Caracas (AFP) – At least 54 children from an indigenous tribe have died from an outbreak of measles in a remote jungle region of eastern Venezuela, a human rights group said Thursday.
“The propagation started in early January and we are calling for a health alert,” said Armando Obdola, head of the Kape Kape NGO.
“The most recent deaths were of six children, but since January the toll is 54,” said Jose Naveda, a member of the NGO who visited the affected area.
Obdola said he had been recording the deaths in the state of Delta Amacuro, where children of the Warao indigenous community have been dying since the beginning of the year.
“There are no medicines, and there’s nothing the doctors and nurses can do.”
Latin America was declared free of measles in 2016, but the Pan American Health Organization last month reported a virulent outbreak in Venezuela.
The country has the highest number of confirmed cases, 159, among nine Latin American countries that reported cases in the first three months of 2018.
The second biggest outbreak, in Brazil, has 14 confirmed cases, all of them imported from Venezuela.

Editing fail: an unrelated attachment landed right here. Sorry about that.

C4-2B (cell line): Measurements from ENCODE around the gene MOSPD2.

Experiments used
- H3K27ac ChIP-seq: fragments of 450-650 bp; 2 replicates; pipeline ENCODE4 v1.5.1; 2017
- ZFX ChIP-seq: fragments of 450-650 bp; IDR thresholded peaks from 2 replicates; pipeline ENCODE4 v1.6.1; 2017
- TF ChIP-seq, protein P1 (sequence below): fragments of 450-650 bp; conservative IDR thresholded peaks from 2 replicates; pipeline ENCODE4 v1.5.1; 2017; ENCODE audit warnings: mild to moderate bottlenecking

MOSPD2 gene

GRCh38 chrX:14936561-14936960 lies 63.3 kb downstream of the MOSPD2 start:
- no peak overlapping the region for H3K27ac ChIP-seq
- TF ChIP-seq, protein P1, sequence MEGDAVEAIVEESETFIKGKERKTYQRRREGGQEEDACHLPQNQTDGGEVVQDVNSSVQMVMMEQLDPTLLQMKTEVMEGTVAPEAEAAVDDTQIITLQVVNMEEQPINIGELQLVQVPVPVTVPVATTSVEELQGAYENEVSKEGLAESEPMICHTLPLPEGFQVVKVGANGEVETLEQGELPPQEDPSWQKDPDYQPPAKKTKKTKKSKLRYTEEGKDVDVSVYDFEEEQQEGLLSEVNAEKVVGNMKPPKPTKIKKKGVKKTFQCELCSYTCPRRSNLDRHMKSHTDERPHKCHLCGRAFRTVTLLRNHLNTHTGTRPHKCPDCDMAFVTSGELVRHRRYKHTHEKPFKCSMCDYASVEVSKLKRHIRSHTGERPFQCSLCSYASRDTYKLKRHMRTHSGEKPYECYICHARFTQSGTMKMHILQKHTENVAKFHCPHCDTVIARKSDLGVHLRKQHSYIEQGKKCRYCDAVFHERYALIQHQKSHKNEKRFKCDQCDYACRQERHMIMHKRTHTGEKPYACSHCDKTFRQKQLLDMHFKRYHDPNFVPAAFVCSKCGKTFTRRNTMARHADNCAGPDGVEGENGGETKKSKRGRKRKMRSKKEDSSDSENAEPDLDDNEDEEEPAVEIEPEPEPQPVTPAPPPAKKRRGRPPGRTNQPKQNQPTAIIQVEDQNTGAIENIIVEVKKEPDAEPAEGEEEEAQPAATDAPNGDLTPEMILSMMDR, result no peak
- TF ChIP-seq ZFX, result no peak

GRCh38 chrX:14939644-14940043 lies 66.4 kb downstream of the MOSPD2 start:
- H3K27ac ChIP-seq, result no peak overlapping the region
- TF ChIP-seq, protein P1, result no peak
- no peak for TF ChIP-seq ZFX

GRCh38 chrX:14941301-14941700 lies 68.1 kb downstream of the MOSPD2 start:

“All confirmed cases were reported in unvaccinated Venezuelan citizens between the ages of nine months and 18 years,” said PAHO.
Measles, a highly contagious viral disease that affects children in particular, is preventable with vaccination.
Venezuela’s deepening economic crisis has caused chronic shortages of food and medicines.
Access to affected areas are difficult. The Warao settlements are located on the edge of the Orinoco River, eight hours’ travel from the regional capital Tucupita.
“Sometimes getting to a sick person is impossible. The boats do not have fuel, and despite the seriousness of the situation the silence of the authorities has prevailed,” said Obdola.
“They are populations that are adrift. They are almost waiting for death,” said his NGO colleague Naveda.
Venezuela’s Health Minister Luis Loez said Tuesday on Twitter that the government of President Nicolas Maduro is fine-tuning details for the launch of a national vaccination plan for diphtheria, measles and yellow fever.